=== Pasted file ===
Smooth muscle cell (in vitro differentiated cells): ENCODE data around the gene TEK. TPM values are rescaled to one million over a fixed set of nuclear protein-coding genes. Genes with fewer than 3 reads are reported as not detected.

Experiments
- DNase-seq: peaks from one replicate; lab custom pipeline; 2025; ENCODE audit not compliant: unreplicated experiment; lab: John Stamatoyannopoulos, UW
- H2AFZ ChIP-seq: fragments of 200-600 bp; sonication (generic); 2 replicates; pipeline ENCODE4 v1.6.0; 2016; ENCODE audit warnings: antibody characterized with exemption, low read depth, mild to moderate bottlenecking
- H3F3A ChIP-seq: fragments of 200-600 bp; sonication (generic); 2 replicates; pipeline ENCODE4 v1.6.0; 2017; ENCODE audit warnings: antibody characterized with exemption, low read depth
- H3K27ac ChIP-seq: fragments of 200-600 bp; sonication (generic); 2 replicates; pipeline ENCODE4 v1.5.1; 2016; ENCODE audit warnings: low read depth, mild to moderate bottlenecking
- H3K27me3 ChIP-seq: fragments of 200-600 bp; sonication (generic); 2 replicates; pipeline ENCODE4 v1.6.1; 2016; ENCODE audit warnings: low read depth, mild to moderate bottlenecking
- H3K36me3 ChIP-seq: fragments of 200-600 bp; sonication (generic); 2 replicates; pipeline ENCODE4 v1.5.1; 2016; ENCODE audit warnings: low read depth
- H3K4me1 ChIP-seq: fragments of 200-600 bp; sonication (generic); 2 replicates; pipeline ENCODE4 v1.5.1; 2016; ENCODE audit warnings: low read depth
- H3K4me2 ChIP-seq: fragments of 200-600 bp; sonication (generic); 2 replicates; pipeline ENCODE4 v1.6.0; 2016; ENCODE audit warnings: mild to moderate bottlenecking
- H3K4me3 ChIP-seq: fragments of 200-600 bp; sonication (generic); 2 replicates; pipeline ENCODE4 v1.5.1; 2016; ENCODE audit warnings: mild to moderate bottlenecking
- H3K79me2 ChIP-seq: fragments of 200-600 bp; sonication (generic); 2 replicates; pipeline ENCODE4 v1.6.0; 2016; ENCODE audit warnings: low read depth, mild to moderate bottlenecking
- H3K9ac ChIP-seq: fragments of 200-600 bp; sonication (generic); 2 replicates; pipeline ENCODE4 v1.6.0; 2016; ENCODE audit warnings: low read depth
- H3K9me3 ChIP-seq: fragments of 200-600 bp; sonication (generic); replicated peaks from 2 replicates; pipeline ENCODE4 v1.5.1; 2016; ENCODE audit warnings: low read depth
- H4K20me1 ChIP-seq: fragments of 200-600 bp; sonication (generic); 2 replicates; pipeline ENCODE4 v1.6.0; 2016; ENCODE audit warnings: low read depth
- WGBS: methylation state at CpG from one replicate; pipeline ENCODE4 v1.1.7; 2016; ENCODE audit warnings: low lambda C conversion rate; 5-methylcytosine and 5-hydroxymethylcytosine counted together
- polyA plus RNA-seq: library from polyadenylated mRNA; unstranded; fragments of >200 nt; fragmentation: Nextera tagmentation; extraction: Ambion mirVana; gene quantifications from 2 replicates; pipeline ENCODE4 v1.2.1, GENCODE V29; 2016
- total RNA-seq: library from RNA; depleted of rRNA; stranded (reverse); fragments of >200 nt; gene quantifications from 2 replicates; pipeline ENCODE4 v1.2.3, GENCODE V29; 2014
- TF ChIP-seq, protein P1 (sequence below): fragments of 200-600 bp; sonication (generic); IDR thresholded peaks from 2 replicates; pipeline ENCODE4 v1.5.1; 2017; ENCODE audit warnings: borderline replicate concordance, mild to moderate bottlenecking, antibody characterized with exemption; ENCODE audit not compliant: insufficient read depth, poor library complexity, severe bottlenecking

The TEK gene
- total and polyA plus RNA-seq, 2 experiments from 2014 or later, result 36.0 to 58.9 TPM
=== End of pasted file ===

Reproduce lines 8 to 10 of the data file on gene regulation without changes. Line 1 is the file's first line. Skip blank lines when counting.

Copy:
- H3K36me3 ChIP-seq: fragments of 200-600 bp; sonication (generic); 2 replicates; pipeline ENCODE4 v1.5.1; 2016; ENCODE audit warnings: low read depth
- H3K4me1 ChIP-seq: fragments of 200-600 bp; sonication (generic); 2 replicates; pipeline ENCODE4 v1.5.1; 2016; ENCODE audit warnings: low read depth
- H3K4me2 ChIP-seq: fragments of 200-600 bp; sonication (generic); 2 replicates; pipeline ENCODE4 v1.6.0; 2016; ENCODE audit warnings: mild to moderate bottlenecking